Heavy, consistent and prolonged rainfall coupled with the overflowing of rivers and other water channels is one of the main causes of flooding. As rainwater reaches and fills the river channels, the water spreads on the floodplain or the land next to the river and causes flooding.
Flooding after heavy rainfall is also affected by certain factors, including steep and shallow river channels, lack of vegetation and concrete drainage basins that prevent the water from percolating back to the ground and causing water to run faster on the floodplain. Insufficient drainage systems, poor maintenance of waterways and faulty sewers also contribute to flooding.
The cause of flooding also varies by geographical location. High tide combined with a stormy weather and low atmospheric pressure is one of the main causes of flooding in coastal regions. Hurricanes bring destructive storm surges, which can quickly uplift shore water by up to several meters. A storm surge can penetrate the beach and low-lying areas farther inland.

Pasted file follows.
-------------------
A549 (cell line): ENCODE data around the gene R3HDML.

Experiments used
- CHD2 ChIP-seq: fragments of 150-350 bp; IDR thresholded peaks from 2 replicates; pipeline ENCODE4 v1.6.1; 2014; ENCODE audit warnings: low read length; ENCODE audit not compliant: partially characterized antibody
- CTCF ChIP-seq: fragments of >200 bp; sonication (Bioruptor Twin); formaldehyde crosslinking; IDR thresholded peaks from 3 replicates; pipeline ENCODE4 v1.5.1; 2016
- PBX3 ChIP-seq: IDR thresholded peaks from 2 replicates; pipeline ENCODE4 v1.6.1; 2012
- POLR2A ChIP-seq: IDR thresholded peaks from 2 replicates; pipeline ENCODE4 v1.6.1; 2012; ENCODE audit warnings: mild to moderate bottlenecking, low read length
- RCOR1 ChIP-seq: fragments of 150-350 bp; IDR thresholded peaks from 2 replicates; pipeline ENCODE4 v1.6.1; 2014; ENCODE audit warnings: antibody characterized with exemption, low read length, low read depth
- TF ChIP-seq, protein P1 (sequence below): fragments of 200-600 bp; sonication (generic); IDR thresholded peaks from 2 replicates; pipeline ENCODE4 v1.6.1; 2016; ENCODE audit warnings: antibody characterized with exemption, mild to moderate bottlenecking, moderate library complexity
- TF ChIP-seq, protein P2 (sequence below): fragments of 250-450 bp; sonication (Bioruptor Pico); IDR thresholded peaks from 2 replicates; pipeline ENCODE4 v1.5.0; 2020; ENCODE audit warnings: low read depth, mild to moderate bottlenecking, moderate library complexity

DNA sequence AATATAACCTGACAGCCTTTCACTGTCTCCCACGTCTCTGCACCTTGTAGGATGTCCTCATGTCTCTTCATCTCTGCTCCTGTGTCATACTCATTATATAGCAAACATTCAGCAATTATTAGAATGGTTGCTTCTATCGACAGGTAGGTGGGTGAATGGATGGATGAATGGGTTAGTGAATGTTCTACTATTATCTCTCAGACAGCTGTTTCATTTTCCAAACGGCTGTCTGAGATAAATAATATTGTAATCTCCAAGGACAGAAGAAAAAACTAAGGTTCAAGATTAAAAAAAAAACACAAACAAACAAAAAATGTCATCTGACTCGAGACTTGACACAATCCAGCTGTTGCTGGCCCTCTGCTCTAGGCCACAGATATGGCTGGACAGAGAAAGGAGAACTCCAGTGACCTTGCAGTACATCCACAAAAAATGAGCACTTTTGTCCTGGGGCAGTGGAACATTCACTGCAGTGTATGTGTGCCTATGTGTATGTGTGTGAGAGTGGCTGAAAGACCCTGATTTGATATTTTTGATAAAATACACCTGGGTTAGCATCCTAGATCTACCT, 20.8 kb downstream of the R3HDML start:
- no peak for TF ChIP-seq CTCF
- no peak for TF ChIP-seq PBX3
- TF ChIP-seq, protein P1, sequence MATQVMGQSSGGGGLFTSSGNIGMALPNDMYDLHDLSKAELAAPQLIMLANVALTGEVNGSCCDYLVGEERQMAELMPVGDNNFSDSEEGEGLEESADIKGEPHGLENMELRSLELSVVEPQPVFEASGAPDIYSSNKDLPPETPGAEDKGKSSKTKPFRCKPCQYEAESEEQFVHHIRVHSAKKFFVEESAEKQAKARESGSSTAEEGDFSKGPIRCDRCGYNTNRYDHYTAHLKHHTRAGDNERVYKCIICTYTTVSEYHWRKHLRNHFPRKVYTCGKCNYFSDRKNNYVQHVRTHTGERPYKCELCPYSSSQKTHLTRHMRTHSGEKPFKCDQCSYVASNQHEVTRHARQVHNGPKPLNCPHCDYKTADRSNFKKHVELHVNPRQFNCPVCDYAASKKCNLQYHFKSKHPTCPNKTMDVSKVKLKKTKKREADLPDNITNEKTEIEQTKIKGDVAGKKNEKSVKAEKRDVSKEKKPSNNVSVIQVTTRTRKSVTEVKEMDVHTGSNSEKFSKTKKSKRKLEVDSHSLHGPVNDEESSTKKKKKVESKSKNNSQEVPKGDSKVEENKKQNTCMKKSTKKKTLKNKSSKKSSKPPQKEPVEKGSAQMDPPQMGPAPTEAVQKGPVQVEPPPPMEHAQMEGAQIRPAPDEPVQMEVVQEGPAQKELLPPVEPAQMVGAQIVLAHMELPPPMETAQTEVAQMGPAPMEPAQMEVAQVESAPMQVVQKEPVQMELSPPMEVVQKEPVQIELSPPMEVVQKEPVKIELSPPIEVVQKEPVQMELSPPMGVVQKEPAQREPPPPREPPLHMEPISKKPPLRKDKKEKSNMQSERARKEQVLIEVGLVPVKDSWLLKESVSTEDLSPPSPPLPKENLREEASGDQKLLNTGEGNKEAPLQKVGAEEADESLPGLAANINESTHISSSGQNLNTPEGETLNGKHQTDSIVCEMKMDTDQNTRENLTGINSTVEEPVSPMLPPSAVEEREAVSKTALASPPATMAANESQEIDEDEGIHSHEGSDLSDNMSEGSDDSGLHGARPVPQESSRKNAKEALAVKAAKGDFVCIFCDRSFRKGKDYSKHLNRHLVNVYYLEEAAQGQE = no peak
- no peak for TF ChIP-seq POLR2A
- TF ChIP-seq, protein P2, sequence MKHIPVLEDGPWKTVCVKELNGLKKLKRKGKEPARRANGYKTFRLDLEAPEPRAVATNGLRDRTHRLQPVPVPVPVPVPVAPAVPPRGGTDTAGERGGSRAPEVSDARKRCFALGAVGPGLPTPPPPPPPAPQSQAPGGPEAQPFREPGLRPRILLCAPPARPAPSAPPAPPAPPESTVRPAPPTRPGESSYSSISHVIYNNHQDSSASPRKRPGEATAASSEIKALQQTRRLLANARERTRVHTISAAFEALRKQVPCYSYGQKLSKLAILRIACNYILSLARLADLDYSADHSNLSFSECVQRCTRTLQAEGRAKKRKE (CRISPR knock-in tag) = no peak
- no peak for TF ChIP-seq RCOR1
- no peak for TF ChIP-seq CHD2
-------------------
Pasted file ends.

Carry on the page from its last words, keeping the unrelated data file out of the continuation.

A tsunami or tidal wave produced by an earthquake or a disturbance on the ocean floor can generate a set of waves that slowly builds up and increases in velocity in shallower water. Unlike a storm surge, a tsunami comes in a form of an immense wave that, if amplified tremendously, can cause flooding and excessive damage to properties.